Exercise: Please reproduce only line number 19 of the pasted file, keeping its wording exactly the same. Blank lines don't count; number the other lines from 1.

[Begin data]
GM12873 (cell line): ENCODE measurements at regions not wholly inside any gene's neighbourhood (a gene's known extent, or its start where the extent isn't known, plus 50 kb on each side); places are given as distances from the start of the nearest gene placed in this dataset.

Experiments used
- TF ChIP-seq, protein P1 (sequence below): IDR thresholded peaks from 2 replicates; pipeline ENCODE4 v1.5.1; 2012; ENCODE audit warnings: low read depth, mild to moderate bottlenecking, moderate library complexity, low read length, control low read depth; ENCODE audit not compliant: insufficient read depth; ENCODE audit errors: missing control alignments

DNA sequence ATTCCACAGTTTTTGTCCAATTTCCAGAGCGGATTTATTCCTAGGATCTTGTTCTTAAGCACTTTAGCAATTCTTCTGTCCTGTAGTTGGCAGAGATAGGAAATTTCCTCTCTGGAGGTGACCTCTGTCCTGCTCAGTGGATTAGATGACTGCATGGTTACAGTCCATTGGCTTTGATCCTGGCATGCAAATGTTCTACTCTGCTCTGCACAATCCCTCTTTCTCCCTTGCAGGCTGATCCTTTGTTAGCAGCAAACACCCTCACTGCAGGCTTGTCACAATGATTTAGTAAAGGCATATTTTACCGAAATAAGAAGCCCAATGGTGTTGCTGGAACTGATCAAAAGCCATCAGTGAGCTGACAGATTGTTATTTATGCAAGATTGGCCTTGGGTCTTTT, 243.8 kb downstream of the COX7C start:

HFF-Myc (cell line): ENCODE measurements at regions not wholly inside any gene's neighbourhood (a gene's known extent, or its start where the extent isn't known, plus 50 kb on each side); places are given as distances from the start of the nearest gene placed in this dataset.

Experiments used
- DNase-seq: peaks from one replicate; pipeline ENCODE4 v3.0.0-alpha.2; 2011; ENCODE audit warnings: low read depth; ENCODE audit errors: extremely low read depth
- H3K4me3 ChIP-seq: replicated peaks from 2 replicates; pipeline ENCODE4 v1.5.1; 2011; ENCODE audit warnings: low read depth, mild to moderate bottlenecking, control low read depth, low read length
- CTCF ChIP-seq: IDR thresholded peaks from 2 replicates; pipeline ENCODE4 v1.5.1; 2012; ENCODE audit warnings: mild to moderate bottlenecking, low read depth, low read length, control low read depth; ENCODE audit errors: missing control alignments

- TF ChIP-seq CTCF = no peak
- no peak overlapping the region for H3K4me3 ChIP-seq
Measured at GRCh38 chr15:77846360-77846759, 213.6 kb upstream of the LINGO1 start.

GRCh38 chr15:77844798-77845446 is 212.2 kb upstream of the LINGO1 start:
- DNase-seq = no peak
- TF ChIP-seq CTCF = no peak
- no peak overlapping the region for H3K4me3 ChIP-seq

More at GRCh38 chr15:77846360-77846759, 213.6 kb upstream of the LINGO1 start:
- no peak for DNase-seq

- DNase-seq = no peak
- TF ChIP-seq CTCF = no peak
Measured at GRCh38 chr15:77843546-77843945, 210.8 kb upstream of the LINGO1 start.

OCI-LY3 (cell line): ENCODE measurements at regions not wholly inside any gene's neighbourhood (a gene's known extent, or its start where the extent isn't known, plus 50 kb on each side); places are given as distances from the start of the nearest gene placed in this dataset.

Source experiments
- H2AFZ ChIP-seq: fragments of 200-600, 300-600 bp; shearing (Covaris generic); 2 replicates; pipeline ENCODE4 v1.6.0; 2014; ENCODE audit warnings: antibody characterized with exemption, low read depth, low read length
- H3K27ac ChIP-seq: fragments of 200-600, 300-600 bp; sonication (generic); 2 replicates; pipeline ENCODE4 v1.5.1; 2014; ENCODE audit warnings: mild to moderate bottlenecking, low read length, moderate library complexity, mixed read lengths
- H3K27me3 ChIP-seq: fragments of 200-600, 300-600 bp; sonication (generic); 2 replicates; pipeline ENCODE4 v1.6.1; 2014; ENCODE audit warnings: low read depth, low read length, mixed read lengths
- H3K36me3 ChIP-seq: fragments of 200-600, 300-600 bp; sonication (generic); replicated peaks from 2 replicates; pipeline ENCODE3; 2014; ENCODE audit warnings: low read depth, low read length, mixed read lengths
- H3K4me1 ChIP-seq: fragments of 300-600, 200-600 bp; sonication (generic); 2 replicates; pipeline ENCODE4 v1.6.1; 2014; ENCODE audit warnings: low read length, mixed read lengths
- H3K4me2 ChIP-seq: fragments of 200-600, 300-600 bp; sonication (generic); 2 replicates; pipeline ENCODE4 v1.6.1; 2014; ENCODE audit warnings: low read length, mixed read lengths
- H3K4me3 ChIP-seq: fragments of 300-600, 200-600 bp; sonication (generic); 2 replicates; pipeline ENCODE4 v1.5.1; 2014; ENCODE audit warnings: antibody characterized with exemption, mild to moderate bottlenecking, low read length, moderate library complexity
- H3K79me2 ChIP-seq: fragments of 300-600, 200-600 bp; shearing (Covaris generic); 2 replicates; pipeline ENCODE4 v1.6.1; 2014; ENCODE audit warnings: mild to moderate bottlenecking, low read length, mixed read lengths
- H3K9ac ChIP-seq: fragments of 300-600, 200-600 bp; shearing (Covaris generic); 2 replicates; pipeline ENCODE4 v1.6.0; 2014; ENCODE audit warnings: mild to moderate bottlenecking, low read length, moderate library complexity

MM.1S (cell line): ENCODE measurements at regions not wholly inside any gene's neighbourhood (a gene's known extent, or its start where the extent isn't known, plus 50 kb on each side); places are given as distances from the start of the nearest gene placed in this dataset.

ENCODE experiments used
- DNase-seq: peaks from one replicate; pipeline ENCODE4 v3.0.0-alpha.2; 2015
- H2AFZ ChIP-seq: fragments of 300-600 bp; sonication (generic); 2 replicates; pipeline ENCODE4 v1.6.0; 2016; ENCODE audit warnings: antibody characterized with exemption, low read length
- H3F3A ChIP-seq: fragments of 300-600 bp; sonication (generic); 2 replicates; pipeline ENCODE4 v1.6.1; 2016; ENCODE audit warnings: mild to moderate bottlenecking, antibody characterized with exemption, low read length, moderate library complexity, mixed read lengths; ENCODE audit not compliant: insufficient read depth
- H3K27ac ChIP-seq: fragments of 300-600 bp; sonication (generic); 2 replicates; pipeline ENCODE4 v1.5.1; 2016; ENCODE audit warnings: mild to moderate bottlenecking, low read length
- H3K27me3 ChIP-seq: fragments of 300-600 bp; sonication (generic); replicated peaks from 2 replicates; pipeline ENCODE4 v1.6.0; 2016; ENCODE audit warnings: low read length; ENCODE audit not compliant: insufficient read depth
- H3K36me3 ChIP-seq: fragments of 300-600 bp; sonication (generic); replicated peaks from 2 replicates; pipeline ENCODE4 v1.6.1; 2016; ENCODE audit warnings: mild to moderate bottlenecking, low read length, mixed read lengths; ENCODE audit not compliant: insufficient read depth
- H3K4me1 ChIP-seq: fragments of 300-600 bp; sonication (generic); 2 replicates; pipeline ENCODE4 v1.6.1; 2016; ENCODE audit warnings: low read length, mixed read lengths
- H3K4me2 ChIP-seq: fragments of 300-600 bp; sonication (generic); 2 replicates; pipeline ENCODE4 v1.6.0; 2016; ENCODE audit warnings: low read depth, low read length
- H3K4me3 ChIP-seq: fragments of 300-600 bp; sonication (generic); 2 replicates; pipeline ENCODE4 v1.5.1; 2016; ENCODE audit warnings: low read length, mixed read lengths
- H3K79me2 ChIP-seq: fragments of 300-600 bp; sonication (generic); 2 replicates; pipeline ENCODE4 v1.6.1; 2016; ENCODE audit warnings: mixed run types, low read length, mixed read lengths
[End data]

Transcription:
- DNase-seq = no peak